Unit Testing EJB 3.1 ...When 0.8 Seconds Are Too Long [SOURCE CODE INCLUDED]

EJB 3 are just POJOs, so there is no need to unit-test them inside the EJB container. You could just instantiate them in the unit test. Sometimes it is needed to change a behavior of a session bean, to cause an exception or test the boundary in another: 

public class ServiceFacade {
    Service service;

    public boolean isOne(){
        int nr = service.getNumber();
        return (nr == 1);

I would like to test, whether the ServiceFacade returns "false" in case the number is not 1.
The problem:

public class Service {

    public int getNumber(){
        return 1;

...its hardcoded.... Mockito is just perfect for testing such cases.

import com.abien.business.nointerface.control.Service;
import org.junit.Test;
import static org.junit.Assert.*;
import static org.mockito.Mockito.*;

public class ServiceFacadeTest {

    public void twoIsFalse(){
        Service service = mock(Service.class);
        ServiceFacade facade = new ServiceFacade();
        facade.service = service;

You can easily change the return value of every (non-final) class for test purposes. The whole project, with mockito libraries, was pushed into http://kenai.com/projects/javaee-patterns (tested with Netbeans 6.7rc3 and Glassfish v3 Preview).

The whole test is executed in 0.2 seconds on my machine. Four times faster than 0.8 :-). Btw. Glassfish v3 (with EJB 3.1 container) starts in about 5-10 seconds - the whole application is deployed in about 2 seconds...

[In the Real World Patterns - Rethinking Best Practices book several unit-testing strategies are discussed - but not mockito. It will change in the Iteration Two] 

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geee, public property!

i'm using EasyGloss for this. This thing can inject evrything i need. For mocking i'm using EasyMock...

private JavaEEGloss gloss = new JavaEEGloss();

DateUtilLocal dateUtilBean = EasyMock.createMock(DateUtilLocal.class);

SummaryReportLocal summaryReportBean = gloss.make(SummaryReportBean.class);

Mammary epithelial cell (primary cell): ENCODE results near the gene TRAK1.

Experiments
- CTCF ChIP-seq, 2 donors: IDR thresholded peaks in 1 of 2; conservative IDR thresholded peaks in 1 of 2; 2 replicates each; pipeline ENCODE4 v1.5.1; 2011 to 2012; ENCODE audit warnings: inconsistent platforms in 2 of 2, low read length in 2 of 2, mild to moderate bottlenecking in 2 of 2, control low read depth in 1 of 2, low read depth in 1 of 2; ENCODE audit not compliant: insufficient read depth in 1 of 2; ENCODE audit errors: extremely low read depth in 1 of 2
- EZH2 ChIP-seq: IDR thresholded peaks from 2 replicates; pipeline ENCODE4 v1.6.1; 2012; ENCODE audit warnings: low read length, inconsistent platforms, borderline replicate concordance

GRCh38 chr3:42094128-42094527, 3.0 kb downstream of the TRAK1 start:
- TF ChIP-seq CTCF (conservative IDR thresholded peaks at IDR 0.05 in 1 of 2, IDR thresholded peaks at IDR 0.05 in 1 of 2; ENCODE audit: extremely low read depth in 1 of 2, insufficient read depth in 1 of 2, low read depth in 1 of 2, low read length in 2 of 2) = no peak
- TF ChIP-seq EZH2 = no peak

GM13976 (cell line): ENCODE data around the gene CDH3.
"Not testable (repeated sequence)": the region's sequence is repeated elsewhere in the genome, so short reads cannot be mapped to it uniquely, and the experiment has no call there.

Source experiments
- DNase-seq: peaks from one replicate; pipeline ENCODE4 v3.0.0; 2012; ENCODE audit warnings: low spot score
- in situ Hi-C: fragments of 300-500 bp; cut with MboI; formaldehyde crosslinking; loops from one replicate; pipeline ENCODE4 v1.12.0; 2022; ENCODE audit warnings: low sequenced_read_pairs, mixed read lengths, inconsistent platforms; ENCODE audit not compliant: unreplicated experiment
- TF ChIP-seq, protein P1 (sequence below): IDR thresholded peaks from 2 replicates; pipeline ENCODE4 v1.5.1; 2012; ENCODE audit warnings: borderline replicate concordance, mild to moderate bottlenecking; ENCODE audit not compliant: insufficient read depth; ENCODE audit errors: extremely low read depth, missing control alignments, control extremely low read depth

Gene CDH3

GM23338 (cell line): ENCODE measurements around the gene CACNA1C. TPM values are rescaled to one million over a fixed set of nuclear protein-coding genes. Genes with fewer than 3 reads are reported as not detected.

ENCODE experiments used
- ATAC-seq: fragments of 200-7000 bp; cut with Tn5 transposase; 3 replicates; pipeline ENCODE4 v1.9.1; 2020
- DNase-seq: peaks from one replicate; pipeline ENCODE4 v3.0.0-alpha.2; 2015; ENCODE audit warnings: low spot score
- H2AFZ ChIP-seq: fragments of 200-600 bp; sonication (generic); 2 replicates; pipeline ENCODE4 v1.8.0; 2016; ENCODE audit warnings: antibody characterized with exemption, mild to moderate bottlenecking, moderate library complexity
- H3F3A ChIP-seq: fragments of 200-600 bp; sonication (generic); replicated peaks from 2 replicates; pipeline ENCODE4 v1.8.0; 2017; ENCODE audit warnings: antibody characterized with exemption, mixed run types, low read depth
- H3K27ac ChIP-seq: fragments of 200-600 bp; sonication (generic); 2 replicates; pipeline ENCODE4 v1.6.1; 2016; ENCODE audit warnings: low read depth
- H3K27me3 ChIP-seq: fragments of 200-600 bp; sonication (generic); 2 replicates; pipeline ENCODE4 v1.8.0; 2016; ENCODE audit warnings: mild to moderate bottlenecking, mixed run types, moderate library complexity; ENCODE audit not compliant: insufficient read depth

expect(dateUtilBean.getDate()).andReturn(new Date());

Posted by temonix on June 26, 2009 at 11:54 AM CEST #


its not public, but package visibility. But seriously - why not? What can happen in worst case?

Thank you for the EasyMock sample!,



Posted by Adam Bien on June 26, 2009 at 12:17 PM CEST #

> What can happen in worst case?
There will break the encapsulation. User ServiceFacade shouldn't know that inside there is a variable service. Using private statement prevents the possibility that not experienced developer wants to have access to the service directly

Posted by temonix on June 26, 2009 at 04:08 PM CEST #


>not experienced developer wants to have access to the service directly

did you ever encounter such a problem in practice? In EJB 3.0 it cannot happen, because of mandatory business interfaces. But you are right - it's potentially possible in EJB 3.1.

Posted by Adam Bien on June 26, 2009 at 06:26 PM CEST #

I tried to do a test like this one but how do I get my beans injected? They are 'null', when I start the test in Eclipse as a JUnit-test.

Posted by Ralf on January 13, 2011 at 05:14 PM CET #

> but how do I get my beans injected?
You don't. Either you mock them and explicitly assign the mocked beans to the @EJB annotated property of the facade (see the last-but-one line of the test method "facade.service = service;") or you want integration testing with some container functionality, which is just not what this post is about.

Posted by Oriza Triznyak on November 15, 2011 at 03:06 PM CET #

I am trying to use your example, but my test fails at "facade.service = service". It looks like my test case doesn't have access to the @EJB Service in the ServiceFacade.
Ecipse is suggesting I use setters and getters for @EJB Service, or change the access to public. However in my implementation I dont want to change the access rights. Is there a way to associate the @EJB Service to the created ServiceFacade other than "facade.service = service"?

Posted by Yasser on December 24, 2013 at 08:23 PM CET #

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